Egyptian Military Moves In On Protests
Military tanks descended on major cities in Egypt on Friday as riots and protests continued.
The military moved onto the streets of Cairo to regain control of the city and subdue the protests and enforce the curfew, Al Jazeera reports. However, MSNBC reported, the military has not opened fire on the protesters and has not tried to stop demonstrations.
Demonstrators calling for the ousting of President Hosni Mubarak set fire to police cars, clashed with security forces, took over police buildings and set fire to major government headquarters.
The protests began Jan. 25 when a coalition of minor parties and activist groups called for a “day of rage,” in a demonstration against Egypt’s official Police Day. Similar earlier protests in Tunisia influenced the actions of the Egyptian demonstrators.
"To general surprise, the nationwide protest turned out to be the largest act of civil disobedience in the 30 years of President Hosni Mubarak’s rule, with simultaneous marches erupting in more than a dozen towns across the country,” the Economist reported.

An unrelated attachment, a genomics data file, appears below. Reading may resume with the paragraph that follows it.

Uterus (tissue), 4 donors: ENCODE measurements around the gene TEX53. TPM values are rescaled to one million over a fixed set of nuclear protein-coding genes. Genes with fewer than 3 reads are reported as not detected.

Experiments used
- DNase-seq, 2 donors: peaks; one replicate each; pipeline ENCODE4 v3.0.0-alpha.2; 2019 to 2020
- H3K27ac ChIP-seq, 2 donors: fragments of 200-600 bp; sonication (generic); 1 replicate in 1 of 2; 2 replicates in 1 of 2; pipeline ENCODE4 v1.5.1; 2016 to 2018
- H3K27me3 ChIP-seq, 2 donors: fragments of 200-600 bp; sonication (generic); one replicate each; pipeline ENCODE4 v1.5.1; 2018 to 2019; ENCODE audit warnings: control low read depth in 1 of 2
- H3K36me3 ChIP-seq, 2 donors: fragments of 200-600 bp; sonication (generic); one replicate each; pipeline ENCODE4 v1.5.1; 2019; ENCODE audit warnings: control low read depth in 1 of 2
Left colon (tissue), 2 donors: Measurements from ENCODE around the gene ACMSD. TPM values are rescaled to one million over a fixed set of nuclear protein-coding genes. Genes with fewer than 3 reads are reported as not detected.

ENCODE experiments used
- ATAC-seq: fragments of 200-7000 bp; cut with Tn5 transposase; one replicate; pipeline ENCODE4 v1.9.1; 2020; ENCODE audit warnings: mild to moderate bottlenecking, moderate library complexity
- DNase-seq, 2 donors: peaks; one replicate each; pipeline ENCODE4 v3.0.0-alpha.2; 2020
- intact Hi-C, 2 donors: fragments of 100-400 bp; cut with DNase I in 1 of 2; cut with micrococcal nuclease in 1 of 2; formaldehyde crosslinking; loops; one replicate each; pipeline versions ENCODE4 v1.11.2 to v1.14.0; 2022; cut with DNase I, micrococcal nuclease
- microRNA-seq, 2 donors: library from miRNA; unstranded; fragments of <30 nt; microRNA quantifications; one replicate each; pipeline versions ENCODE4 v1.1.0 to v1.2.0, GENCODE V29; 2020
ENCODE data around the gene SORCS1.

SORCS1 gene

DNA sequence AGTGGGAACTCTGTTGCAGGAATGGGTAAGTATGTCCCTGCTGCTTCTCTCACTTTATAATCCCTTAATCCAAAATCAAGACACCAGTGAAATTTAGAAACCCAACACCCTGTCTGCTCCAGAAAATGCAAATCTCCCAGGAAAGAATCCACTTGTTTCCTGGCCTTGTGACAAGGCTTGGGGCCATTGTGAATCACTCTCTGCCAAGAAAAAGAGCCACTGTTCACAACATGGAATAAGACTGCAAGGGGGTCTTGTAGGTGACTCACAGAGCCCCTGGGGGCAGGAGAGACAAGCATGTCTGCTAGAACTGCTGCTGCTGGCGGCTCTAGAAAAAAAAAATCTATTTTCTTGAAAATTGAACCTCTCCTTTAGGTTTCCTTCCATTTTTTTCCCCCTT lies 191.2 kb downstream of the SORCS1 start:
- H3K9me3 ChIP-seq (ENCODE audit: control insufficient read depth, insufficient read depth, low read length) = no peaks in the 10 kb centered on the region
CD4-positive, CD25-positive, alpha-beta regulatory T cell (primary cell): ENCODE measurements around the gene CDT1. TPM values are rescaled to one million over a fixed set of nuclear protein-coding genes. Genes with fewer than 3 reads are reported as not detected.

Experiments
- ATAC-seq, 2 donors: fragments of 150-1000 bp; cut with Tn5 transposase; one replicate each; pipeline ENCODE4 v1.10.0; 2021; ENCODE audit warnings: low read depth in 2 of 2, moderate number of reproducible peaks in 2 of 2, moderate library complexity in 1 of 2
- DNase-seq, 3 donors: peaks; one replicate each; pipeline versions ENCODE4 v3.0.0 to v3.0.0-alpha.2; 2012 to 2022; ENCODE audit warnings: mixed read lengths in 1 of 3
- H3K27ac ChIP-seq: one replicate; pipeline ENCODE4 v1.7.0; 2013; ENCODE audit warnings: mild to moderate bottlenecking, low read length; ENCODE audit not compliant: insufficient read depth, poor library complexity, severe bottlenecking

“Flames rose up a from burning tires and police cars in Cairo, and ruling party's headquarters was ablaze in the outpouring of rage, bitterness and utter frustration with a regime seen as corrupt neglectful of grinding poverty that afflicts nearly half of the 80 million Egyptians,” the Telegraph reports.
Protesters have been surrounding the tanks and climbing on top of them, Al Jazeera reports. Protesters chanted “Down with the regime! Down with the regime!”
Fires have engulfed many major government buildings, including the headquarters of the National Democratic Party in Cairo. The Egyptian Museum of Antiquities has also been set on fire.
At least six people have died in the protests.
Follow Al Jazeera’s live coverage here.
Click here for photos of the civilians' clashes with authorities.